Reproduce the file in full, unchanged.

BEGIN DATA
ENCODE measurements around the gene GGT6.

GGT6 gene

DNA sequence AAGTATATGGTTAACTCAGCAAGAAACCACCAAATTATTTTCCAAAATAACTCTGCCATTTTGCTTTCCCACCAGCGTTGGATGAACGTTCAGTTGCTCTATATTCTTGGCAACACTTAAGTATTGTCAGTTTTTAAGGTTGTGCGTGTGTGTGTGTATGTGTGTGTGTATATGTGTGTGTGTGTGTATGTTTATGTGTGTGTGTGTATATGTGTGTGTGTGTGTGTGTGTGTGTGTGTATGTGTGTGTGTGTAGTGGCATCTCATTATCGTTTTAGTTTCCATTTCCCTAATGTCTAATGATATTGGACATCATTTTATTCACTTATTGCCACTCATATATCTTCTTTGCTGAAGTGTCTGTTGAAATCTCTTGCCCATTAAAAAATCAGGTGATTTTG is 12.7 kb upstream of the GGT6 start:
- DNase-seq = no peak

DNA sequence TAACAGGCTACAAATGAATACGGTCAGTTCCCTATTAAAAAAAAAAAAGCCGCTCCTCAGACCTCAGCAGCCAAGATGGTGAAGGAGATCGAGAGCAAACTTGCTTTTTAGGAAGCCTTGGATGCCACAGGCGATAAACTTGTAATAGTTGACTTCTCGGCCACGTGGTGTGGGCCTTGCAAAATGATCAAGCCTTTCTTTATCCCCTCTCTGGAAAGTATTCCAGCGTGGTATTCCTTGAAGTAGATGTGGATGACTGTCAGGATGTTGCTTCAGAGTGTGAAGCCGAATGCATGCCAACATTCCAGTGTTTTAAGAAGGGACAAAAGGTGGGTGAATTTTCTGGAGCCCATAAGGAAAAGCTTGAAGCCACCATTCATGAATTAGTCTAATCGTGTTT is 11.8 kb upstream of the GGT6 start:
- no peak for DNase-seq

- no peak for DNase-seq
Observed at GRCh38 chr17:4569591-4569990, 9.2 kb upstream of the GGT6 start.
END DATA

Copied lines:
ENCODE measurements around the gene GGT6.

GGT6 gene

DNA sequence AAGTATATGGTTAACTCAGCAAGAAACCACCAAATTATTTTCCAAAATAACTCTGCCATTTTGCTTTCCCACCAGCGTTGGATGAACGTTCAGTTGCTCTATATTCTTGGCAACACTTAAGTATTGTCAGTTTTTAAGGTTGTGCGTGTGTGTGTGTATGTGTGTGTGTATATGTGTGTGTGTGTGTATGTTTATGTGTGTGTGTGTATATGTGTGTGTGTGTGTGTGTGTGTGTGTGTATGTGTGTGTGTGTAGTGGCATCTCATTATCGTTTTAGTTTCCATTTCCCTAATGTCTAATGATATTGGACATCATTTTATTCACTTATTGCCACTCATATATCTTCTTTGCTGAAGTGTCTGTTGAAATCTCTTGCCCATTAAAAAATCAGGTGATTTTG is 12.7 kb upstream of the GGT6 start:
- DNase-seq = no peak

DNA sequence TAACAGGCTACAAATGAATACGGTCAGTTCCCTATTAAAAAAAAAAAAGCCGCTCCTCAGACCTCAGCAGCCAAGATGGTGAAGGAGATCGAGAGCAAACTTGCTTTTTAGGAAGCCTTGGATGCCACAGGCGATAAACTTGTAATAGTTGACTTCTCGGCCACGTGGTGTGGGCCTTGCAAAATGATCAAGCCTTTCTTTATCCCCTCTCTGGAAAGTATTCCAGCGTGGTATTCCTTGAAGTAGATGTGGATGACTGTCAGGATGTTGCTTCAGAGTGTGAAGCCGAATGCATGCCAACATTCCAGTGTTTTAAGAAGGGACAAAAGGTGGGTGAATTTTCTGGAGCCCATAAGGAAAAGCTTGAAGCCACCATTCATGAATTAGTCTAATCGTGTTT is 11.8 kb upstream of the GGT6 start:
- no peak for DNase-seq

- no peak for DNase-seq
Observed at GRCh38 chr17:4569591-4569990, 9.2 kb upstream of the GGT6 start.